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Boston Grandparents’ Rights Attorney

When Can a Grandparent Win Child Custody or Visitation?

Nothing is harder for parents than seeing their child in pain. However, watching your grandchildren face tough times can be even more challenging. If your family is struggling with a divorce or other child custody issues, you should know that as a grandparent in Massachusetts, you have rights.

The Boston family law lawyers at DiBella Law Offices, P.C., are here to assist you. A single call to (617) 870-0907 can schedule a free consultation to explain your legal options for helping your grandchildren.

Seeking Visitation

Many Bostonians are unaware that grandparents can be granted visitation rights to see their grandchildren, even if the children’s parents are not married, are separated, deceased, or divorced. For paternal grandparents, your son must have acknowledged that he is the child’s father before you can petition for visitation. The child’s paternity is not an issue for the maternal grandparents. But in cases of adoption, grandparent visitation rights do not apply if the child was adopted by a parent other than a stepparent.

To request visitation, grandparents must file a Petition for Grandparent Visitation as well as an Affidavit of Care and Custody. These documents require the grandparents to outline their relationship with the child, as well as the negative effects the child will suffer as a result of not seeing his or her grandparents. When considering the request, the Boston family court will act in the best interests of the child.

Seeking Custody of a Grandchild

When a grandparent believes a grandchild is not in a safe or stable environment, he or she may seek custody of the child. Because all families and situations are different and each child has unique needs, there are four options for grandparents who are seeking custody:

  1. Informal custody, as the name indicates, is not legally binding and is not a structured long-term agreement. This is often used for temporary or short-term care of a grandchild. In these cases, the grandparent is providing for the child, but is not authorized to make medical decisions for the grandchild.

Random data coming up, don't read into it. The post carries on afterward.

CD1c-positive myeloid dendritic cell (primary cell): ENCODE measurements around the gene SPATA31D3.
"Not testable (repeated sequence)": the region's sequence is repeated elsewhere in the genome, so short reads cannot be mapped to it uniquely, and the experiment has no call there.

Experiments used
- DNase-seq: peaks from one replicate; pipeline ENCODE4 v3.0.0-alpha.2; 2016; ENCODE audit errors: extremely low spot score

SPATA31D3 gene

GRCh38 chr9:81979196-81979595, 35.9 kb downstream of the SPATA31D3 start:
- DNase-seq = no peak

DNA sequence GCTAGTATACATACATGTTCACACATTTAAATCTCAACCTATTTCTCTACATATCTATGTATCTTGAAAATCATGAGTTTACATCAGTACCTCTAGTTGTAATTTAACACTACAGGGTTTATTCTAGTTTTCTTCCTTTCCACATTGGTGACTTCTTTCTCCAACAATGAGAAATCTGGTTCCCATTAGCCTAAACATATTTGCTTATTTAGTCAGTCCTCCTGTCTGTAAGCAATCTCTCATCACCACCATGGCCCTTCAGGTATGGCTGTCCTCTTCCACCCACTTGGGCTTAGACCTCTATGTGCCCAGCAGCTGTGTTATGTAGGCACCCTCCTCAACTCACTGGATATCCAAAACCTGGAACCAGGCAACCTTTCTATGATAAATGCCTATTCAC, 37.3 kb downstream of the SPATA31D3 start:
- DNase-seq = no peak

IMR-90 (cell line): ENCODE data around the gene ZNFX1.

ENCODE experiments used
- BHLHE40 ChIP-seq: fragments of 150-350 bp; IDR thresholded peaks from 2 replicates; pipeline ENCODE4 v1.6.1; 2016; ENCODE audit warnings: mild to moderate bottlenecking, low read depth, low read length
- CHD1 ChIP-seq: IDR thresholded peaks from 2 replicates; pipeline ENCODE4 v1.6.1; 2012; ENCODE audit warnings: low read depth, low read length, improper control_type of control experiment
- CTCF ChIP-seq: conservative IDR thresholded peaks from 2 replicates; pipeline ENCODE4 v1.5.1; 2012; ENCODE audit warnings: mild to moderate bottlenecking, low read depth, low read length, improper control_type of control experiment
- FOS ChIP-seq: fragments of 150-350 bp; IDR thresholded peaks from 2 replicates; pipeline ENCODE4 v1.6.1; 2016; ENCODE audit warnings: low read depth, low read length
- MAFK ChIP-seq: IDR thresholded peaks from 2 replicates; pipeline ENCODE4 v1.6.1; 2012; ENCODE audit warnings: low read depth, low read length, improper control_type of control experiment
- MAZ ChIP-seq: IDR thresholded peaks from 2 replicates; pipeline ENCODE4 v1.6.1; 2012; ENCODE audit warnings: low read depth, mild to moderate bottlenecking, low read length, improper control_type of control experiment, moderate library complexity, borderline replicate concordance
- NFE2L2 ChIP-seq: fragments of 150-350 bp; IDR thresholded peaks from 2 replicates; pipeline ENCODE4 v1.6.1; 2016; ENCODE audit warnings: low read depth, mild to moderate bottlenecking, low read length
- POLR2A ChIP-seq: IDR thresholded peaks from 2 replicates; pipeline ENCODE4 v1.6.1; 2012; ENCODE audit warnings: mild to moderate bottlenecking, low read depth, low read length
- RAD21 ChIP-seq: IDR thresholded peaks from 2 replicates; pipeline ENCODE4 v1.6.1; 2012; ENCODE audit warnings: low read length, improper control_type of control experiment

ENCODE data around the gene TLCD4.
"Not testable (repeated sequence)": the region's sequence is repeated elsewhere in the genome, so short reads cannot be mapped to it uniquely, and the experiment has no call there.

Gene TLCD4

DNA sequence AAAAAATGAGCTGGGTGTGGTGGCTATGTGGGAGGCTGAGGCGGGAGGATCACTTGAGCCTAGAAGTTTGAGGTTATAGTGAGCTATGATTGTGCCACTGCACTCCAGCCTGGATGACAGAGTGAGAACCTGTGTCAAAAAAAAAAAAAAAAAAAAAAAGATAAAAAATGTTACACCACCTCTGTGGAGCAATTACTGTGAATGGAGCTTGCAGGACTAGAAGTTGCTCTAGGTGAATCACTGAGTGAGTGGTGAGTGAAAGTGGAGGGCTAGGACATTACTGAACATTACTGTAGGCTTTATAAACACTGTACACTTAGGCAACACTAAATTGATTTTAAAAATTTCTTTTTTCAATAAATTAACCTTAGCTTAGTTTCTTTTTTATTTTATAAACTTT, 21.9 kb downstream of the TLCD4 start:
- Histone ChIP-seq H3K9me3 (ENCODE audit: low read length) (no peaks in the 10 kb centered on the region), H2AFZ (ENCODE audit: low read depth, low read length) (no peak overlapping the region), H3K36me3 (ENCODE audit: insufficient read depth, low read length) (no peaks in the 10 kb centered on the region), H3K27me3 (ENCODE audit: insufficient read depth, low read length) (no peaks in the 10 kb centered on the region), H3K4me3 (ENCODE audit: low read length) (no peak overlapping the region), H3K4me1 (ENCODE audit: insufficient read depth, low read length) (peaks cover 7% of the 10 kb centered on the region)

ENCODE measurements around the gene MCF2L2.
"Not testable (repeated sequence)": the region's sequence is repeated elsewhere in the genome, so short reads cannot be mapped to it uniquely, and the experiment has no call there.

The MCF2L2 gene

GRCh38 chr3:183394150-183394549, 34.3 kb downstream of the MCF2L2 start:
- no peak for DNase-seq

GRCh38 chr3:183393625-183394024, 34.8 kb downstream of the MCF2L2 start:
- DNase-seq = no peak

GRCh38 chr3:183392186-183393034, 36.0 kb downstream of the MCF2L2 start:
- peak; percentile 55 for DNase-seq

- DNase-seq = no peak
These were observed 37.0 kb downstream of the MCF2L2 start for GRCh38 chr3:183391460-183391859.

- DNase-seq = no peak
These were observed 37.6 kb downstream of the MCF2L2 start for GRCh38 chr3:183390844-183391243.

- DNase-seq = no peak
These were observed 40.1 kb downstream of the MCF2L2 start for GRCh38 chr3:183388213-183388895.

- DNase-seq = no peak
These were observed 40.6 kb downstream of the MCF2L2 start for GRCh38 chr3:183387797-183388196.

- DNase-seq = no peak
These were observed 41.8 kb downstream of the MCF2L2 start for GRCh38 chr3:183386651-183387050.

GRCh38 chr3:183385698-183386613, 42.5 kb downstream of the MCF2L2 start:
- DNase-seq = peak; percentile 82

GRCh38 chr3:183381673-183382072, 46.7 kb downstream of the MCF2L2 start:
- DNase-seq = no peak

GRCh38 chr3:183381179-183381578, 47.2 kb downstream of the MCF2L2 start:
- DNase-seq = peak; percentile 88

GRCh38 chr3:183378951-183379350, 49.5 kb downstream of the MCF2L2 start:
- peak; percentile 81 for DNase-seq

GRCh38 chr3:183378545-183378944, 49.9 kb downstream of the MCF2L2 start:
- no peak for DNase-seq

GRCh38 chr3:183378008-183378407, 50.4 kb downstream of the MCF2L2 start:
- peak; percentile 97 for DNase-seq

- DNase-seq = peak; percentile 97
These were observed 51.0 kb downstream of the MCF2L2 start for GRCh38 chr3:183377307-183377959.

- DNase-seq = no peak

2. In Massachusetts, a parent can sign a Caregiver Authorization Affidavit, which allows a grandparent to make decisions for a child’s education and medical care. This is often done if a parent requires medical care or often travels, and could be unavailable.
  3. Guardianship is a more formal and long-term solution. This gives the grandparent legal custody of the child. To obtain custody of a grandchild, a grandparent needs to prove the custodial parent's inability to care for the child to the court. Even after guardianship is granted, the parent can still request to have the child returned to his or her care after making some required changes.
  4. Adoption of a grandchild is known as a kinship adoption. In these cases, the parent’s legal rights are terminated, and parental rights are given to the grandparent. After a kinship adoption, the parents cannot petition for the child’s return. An adoption requires either the parents’ consent or proof that the parent is unfit.

It is devastating for a grandparent to see a grandchild suffering in a poor home environment or being neglected. Under these difficult circumstances, grandparents can work with a skilled attorney at DiBella Law Offices, P.C., to step in and provide the care and security that the child needs. We understand your desire to protect your grandchild, and we will use all of our resources to assist you in your endeavor. Call the Boston child custody lawyers at DiBella Law Offices, P.C., today at (617) 870-0907 to schedule a free consultation.